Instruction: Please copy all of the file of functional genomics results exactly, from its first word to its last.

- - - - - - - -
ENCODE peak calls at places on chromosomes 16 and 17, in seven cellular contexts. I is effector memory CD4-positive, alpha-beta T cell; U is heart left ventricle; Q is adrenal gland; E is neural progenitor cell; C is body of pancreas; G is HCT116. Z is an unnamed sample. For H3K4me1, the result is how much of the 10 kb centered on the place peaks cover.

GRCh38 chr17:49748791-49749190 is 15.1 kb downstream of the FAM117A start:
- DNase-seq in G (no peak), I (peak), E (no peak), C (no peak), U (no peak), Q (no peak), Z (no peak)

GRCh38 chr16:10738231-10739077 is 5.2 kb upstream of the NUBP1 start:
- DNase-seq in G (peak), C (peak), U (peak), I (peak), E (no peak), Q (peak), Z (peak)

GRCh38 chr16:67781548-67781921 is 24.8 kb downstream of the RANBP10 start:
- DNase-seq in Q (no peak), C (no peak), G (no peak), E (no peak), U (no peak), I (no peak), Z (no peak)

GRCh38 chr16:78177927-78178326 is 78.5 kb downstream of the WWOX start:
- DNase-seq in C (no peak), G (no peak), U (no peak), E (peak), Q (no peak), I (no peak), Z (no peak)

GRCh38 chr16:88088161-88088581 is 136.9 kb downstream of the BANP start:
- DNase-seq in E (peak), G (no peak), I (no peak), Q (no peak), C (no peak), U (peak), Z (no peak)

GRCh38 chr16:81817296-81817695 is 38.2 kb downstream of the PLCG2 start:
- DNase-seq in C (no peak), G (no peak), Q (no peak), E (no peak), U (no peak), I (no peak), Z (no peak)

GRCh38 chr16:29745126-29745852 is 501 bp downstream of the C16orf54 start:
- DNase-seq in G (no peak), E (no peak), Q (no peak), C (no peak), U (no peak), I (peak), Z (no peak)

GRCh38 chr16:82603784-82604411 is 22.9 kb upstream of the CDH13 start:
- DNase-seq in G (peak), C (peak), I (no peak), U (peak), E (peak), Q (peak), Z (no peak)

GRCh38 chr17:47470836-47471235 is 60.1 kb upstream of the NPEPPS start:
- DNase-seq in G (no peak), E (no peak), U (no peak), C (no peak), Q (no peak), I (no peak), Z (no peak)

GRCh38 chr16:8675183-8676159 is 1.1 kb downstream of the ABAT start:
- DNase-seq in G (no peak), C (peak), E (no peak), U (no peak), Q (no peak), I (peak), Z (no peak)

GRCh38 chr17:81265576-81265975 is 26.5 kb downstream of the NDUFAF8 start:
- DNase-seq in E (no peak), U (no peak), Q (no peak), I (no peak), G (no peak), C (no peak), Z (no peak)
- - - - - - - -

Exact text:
ENCODE peak calls at places on chromosomes 16 and 17, in seven cellular contexts. I is effector memory CD4-positive, alpha-beta T cell; U is heart left ventricle; Q is adrenal gland; E is neural progenitor cell; C is body of pancreas; G is HCT116. Z is an unnamed sample. For H3K4me1, the result is how much of the 10 kb centered on the place peaks cover.

GRCh38 chr17:49748791-49749190 is 15.1 kb downstream of the FAM117A start:
- DNase-seq in G (no peak), I (peak), E (no peak), C (no peak), U (no peak), Q (no peak), Z (no peak)

GRCh38 chr16:10738231-10739077 is 5.2 kb upstream of the NUBP1 start:
- DNase-seq in G (peak), C (peak), U (peak), I (peak), E (no peak), Q (peak), Z (peak)

GRCh38 chr16:67781548-67781921 is 24.8 kb downstream of the RANBP10 start:
- DNase-seq in Q (no peak), C (no peak), G (no peak), E (no peak), U (no peak), I (no peak), Z (no peak)

GRCh38 chr16:78177927-78178326 is 78.5 kb downstream of the WWOX start:
- DNase-seq in C (no peak), G (no peak), U (no peak), E (peak), Q (no peak), I (no peak), Z (no peak)

GRCh38 chr16:88088161-88088581 is 136.9 kb downstream of the BANP start:
- DNase-seq in E (peak), G (no peak), I (no peak), Q (no peak), C (no peak), U (peak), Z (no peak)

GRCh38 chr16:81817296-81817695 is 38.2 kb downstream of the PLCG2 start:
- DNase-seq in C (no peak), G (no peak), Q (no peak), E (no peak), U (no peak), I (no peak), Z (no peak)

GRCh38 chr16:29745126-29745852 is 501 bp downstream of the C16orf54 start:
- DNase-seq in G (no peak), E (no peak), Q (no peak), C (no peak), U (no peak), I (peak), Z (no peak)

GRCh38 chr16:82603784-82604411 is 22.9 kb upstream of the CDH13 start:
- DNase-seq in G (peak), C (peak), I (no peak), U (peak), E (peak), Q (peak), Z (no peak)

GRCh38 chr17:47470836-47471235 is 60.1 kb upstream of the NPEPPS start:
- DNase-seq in G (no peak), E (no peak), U (no peak), C (no peak), Q (no peak), I (no peak), Z (no peak)

GRCh38 chr16:8675183-8676159 is 1.1 kb downstream of the ABAT start:
- DNase-seq in G (no peak), C (peak), E (no peak), U (no peak), Q (no peak), I (peak), Z (no peak)

GRCh38 chr17:81265576-81265975 is 26.5 kb downstream of the NDUFAF8 start:
- DNase-seq in E (no peak), U (no peak), Q (no peak), I (no peak), G (no peak), C (no peak), Z (no peak)